Friday, December 3, 2010

Markovian parallax denigrate

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Back in the prehistory of the Internet, numerous messages like the one quoted here, long strings of apparently random words, were posted to Usenet with the subject line "Markovian parallax denigrate".
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Some were signed "Susan Lindauer"; while this name may have been as randomly selected as the words themselves, it happens to be the name of an American journalist suspected of working as a spy for the Iraqi government
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If the Markovian messages were indeed signals rather than noise (e.g., nonsense created by an experimental random generator), they could be the Internet equivalent of numbers stations on shortwave radio, through which spies send coded strings of numbers or NATO alphabet letters which look random to those who don't have the key.
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The world may never know.
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(Update, December 10: I managed to dig up a sample of the original messages, which all have different random subject lines and bizarre randomly-selected sender names such as "Eric Inhale" and "Glyceride". There are pages and pages of these, amounting to thousands of messages, all with the same time stamp. I also found this thread, which speculates that the messages were the work of a banned user who hijacked someone else's computer:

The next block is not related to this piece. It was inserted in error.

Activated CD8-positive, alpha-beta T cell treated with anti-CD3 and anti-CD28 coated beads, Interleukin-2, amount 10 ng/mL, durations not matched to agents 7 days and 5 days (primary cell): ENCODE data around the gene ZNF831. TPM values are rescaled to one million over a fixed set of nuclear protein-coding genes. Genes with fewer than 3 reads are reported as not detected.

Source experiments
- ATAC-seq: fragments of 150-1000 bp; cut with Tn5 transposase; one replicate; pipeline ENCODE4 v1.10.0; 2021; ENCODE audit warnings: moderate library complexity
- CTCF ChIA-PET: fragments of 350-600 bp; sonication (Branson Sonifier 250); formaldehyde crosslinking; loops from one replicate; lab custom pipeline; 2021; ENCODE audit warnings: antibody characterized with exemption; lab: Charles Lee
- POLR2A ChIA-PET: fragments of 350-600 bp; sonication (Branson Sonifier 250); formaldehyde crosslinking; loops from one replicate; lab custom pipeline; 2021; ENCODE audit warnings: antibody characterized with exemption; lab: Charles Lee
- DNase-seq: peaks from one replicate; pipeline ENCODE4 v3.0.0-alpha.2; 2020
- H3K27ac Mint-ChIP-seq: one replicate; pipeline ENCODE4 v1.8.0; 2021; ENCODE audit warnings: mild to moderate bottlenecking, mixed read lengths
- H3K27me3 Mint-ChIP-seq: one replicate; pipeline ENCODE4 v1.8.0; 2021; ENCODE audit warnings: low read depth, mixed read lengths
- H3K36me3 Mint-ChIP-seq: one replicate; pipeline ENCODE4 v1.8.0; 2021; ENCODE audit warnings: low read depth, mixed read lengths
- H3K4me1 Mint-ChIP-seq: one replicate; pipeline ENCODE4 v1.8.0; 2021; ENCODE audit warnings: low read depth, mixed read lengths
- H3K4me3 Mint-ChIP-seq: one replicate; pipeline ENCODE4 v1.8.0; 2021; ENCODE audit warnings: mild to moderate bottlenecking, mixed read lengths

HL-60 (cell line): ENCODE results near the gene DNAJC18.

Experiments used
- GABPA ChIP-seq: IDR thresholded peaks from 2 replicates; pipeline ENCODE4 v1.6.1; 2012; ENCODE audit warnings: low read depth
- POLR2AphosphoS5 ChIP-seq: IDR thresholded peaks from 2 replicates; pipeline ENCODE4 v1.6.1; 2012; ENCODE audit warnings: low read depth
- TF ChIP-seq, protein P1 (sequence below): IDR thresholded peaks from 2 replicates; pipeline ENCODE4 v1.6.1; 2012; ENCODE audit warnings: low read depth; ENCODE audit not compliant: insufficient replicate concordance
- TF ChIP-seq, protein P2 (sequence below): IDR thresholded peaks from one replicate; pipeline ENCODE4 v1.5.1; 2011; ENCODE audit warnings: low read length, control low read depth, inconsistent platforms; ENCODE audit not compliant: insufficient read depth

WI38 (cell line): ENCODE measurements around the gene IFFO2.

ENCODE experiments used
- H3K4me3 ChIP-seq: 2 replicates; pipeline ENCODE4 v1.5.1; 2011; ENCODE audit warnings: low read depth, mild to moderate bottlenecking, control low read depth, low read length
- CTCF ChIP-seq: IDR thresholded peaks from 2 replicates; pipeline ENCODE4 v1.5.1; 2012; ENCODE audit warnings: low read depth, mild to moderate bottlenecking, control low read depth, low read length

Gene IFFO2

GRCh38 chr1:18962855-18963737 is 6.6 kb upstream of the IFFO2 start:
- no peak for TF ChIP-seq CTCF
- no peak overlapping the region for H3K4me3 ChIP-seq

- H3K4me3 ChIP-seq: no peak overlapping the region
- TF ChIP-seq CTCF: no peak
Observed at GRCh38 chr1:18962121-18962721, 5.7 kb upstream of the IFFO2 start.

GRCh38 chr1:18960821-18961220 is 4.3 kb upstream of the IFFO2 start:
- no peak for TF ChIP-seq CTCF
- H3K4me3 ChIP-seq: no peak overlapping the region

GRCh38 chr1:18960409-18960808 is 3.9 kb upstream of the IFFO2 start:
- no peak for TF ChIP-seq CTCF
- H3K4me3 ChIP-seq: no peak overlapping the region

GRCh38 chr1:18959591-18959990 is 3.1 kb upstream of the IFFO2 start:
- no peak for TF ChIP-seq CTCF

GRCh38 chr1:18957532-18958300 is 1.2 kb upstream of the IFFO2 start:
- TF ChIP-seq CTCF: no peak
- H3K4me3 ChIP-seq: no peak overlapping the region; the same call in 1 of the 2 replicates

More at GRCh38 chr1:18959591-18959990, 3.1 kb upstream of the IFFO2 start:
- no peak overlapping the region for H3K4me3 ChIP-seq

The only common denominator is that the posting host has been set to Jan Isleys machine in Atlanta - probably as revenge for his legitimate cancelling activities.
The name of the perp that springs to mind is Bob Allisat... It may not be, but it has the same level of content and interest as the blank verse he spams across Usenet :)   He also has a long running (and on Bobs side) bitter feud with Jan & Atlanta in general.
This does strike me as more plausible than the messages being a form of covert communication.)

1 comment:

  1. Oddly, there was a recent episode of Fringe about the numbers stations, so I actually know what you're talking about.

    In any case, fascinating.